April 12, 2010
Posted: 1400 GMT
Come on. Admit it. When you saw Phil Mickelson embrace his cancer-suffering wife Amy after clinching a third Masters title, you had a tear in your eye didn’t you? Or at least a lump in your throat, surely?
After the endless stream of copy and airtime about Tiger Woods’ off-course “distractions”, here was a player who really had something other than golf to worry about.
Tiger’s performance, in his first tournament for five months, was erratic and impressive but it didn’t tell us anything new about him. We already knew he was a genius golfer. That’s why he’s the world number one.
But there is something even more compelling about the way Mickelson plays the game. Officially, his nickname is “Lefty,” but there are less flattering alternatives that paint the Californian as shallow and arrogant.
I don’t see that. I’ve only interviewed him once, many years ago, and I agree he’s sure of himself. He knows he has a special talent for the game and he’ll back himself against anyone, anytime, on any course.
Often in his career, he has fallen short of his own lofty expectations of himself. That’s why he was the “best-player-without-a-major” for so long but Mickelson bounced back – like a dog refusing to give up his favorite ball.
During the final round at Augusta, Phil looked like a man possessed, spraying the ball everywhere, lashing at every shot; a swash-buckling cavalier wielding his clubs like weapons.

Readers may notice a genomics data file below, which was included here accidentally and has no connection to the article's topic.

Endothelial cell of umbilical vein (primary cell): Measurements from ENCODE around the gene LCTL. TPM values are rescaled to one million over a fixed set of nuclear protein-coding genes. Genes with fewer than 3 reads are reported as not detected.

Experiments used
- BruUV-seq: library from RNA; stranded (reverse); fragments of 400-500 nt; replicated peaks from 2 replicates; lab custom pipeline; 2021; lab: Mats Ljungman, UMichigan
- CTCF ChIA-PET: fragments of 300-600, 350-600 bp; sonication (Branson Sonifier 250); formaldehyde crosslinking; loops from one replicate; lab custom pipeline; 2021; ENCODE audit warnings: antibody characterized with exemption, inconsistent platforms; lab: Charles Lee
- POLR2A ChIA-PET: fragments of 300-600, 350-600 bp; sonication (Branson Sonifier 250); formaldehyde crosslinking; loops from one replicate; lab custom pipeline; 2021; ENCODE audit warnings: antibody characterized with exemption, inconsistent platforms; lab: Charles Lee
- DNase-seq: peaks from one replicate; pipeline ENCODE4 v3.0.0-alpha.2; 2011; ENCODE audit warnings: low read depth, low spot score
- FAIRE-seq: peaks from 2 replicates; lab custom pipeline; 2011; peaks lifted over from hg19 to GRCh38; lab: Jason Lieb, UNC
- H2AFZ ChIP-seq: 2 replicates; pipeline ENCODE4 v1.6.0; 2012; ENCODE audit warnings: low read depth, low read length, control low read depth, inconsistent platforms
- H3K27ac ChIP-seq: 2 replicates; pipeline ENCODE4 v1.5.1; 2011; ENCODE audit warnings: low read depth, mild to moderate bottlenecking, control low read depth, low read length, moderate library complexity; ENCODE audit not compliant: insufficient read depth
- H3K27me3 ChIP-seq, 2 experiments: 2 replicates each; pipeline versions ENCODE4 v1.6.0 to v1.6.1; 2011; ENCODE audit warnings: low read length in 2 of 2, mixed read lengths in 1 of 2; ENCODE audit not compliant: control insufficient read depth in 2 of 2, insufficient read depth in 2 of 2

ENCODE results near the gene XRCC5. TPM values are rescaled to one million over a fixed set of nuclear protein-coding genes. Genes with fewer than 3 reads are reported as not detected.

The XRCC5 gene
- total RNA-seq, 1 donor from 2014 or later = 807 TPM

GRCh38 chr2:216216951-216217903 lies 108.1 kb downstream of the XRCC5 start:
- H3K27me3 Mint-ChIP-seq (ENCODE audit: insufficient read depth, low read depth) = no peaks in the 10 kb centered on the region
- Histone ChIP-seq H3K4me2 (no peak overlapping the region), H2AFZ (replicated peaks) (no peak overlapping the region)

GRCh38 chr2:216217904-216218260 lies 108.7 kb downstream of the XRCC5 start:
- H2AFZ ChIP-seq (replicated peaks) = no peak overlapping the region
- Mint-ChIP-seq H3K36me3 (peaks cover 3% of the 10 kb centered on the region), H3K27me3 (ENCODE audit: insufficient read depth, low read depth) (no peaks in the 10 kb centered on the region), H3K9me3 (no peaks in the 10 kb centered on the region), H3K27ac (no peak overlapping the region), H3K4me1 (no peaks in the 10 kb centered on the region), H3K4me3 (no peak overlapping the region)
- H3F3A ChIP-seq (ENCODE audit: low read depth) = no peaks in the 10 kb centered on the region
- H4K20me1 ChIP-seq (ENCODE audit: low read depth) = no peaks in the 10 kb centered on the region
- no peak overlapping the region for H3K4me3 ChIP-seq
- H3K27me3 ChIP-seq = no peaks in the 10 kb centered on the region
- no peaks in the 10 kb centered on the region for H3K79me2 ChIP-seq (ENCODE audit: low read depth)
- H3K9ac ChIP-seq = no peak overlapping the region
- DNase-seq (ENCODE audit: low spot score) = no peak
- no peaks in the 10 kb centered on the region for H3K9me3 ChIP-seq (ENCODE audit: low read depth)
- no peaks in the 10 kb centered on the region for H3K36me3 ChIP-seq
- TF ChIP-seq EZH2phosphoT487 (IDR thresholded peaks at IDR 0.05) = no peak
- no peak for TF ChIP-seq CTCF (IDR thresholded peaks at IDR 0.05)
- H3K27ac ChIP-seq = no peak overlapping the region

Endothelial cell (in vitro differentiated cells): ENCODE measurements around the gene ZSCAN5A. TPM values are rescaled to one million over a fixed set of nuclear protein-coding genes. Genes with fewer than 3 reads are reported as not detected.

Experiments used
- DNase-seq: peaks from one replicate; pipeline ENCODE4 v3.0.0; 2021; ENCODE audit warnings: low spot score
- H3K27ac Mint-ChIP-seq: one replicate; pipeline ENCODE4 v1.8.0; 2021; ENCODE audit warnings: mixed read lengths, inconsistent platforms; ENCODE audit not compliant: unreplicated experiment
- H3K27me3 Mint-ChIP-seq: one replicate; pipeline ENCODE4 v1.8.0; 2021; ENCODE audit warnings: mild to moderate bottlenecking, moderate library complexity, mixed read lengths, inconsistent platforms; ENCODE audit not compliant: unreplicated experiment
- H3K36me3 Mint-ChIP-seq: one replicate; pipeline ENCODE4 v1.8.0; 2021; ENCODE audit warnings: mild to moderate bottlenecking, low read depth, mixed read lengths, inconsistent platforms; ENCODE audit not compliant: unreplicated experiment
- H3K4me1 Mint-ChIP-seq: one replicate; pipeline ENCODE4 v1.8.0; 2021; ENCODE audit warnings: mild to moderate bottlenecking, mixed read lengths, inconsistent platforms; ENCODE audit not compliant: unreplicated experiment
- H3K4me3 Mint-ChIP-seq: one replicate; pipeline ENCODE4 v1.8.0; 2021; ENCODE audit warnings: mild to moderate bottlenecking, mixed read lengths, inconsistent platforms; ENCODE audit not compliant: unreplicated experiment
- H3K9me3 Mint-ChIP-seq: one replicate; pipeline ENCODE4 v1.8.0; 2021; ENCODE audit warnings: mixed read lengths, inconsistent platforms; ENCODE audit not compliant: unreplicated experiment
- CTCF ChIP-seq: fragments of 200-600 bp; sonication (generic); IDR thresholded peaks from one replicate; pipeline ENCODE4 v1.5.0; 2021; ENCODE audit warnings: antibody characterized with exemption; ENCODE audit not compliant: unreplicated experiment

Yet, when you look at his scorecard you’ll see he didn’t drop a single shot – truly astonishing. And the commentators are right to highlight Phil’s second to the par-5 13th. Down the years, this has been less a golf hole and more a graveyard for the hopes of prospective champions – their dreams drowned in Rae’s creek.
His ball was on pine needles. He was facing a narrow gap between the trees and the water in front of the green. But Mickelson still went for it. He always does.
And this time, his sheer joy for the game of golf didn’t hurt him. It rewarded him, with the joy of another major triumph. A joy that not only lifted his heart but also, for a short while, let the whole Mickelson family forget the other battles they are fighting.